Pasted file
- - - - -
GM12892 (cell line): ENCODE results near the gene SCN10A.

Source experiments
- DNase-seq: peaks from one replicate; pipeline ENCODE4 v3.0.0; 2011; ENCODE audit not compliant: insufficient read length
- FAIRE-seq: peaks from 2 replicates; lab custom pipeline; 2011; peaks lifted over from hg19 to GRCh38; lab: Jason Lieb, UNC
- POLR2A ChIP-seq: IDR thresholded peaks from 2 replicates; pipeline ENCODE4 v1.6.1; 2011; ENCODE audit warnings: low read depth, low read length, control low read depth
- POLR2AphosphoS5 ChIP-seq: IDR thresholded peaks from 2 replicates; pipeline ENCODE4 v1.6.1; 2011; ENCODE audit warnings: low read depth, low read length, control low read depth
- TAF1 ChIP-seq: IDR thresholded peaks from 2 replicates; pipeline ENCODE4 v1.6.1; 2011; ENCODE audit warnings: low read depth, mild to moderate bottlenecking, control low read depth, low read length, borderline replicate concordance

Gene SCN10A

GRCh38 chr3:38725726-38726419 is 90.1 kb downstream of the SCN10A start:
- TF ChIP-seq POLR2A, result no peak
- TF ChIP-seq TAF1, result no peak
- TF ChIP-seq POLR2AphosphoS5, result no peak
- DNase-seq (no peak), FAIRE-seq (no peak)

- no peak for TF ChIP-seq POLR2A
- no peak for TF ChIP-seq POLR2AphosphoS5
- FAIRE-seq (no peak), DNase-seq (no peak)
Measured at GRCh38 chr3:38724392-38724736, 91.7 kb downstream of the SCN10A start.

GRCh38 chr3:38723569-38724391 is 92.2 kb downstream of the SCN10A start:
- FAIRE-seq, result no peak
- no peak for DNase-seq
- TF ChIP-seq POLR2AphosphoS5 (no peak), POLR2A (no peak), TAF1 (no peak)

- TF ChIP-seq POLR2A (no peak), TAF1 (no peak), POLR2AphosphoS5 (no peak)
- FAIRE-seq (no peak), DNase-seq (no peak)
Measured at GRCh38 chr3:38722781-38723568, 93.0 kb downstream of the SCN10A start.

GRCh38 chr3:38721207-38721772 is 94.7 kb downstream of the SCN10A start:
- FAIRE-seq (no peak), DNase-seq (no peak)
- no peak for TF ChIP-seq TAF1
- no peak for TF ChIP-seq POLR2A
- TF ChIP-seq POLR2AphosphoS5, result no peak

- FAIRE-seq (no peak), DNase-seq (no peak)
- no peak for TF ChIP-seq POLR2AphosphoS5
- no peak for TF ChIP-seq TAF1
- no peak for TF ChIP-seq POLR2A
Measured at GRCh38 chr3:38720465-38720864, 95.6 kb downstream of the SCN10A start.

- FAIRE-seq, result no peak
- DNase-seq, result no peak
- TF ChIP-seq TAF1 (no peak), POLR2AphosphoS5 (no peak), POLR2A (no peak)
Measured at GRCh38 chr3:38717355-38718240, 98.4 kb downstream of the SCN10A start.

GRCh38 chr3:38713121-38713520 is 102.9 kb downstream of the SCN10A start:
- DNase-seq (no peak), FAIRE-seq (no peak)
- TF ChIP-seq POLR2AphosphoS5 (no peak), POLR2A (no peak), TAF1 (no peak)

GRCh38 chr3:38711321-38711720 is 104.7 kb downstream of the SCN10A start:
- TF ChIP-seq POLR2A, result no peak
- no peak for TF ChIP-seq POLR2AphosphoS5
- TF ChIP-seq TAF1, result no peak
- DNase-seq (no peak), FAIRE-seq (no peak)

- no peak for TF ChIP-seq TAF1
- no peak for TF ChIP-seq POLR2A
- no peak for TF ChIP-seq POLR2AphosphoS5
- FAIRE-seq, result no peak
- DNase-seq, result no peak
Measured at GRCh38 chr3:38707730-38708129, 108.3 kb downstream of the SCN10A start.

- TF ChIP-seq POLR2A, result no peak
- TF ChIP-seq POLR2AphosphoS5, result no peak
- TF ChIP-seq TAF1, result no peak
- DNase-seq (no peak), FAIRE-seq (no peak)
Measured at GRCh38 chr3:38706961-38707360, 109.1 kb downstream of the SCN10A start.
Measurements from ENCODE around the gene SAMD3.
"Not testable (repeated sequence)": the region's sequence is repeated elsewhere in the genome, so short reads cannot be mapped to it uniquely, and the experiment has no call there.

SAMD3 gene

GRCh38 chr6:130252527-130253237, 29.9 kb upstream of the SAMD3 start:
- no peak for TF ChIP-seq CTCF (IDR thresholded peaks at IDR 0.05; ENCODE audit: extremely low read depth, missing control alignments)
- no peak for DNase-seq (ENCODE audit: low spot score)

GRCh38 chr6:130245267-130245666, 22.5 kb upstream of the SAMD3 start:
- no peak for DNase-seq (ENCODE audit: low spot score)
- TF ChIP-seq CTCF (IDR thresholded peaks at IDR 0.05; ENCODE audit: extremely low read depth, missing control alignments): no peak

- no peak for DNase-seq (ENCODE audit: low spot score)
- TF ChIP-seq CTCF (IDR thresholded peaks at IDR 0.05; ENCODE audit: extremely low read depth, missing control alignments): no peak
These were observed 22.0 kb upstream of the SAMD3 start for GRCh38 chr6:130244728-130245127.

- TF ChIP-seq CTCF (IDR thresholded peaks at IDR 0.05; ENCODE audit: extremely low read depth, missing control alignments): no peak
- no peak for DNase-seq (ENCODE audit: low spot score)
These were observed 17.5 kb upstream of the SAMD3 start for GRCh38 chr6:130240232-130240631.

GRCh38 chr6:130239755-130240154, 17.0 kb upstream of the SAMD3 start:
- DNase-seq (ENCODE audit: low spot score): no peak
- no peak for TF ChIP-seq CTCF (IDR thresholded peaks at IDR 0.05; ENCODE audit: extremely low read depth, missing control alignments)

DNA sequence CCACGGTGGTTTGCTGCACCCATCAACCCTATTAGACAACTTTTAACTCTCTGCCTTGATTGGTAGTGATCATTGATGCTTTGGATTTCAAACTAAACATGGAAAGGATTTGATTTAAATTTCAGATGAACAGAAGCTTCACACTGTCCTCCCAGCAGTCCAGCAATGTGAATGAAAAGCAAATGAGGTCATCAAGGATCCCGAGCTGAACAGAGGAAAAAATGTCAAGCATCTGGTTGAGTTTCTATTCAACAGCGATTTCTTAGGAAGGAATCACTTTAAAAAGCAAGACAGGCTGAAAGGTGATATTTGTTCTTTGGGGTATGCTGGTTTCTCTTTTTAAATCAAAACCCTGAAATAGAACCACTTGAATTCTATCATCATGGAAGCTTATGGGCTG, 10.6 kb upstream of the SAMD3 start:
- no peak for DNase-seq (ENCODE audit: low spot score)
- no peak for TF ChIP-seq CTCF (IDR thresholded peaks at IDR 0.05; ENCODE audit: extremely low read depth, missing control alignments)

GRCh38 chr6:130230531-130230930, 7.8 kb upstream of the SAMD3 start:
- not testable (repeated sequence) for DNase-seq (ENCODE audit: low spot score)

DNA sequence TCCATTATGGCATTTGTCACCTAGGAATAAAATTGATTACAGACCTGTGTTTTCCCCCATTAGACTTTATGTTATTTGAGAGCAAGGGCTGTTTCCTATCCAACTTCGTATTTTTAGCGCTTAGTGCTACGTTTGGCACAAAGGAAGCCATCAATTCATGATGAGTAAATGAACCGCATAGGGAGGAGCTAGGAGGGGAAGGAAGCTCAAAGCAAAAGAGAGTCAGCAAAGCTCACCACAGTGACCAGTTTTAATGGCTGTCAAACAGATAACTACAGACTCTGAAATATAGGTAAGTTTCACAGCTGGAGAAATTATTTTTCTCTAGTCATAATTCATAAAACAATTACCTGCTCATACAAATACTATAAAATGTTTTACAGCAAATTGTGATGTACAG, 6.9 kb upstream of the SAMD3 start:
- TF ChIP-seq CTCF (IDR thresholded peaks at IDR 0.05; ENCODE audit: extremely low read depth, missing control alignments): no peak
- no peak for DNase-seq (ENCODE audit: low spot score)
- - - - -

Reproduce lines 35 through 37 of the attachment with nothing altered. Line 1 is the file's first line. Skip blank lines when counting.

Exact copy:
- FAIRE-seq, result no peak
- DNase-seq, result no peak
- TF ChIP-seq TAF1 (no peak), POLR2AphosphoS5 (no peak), POLR2A (no peak)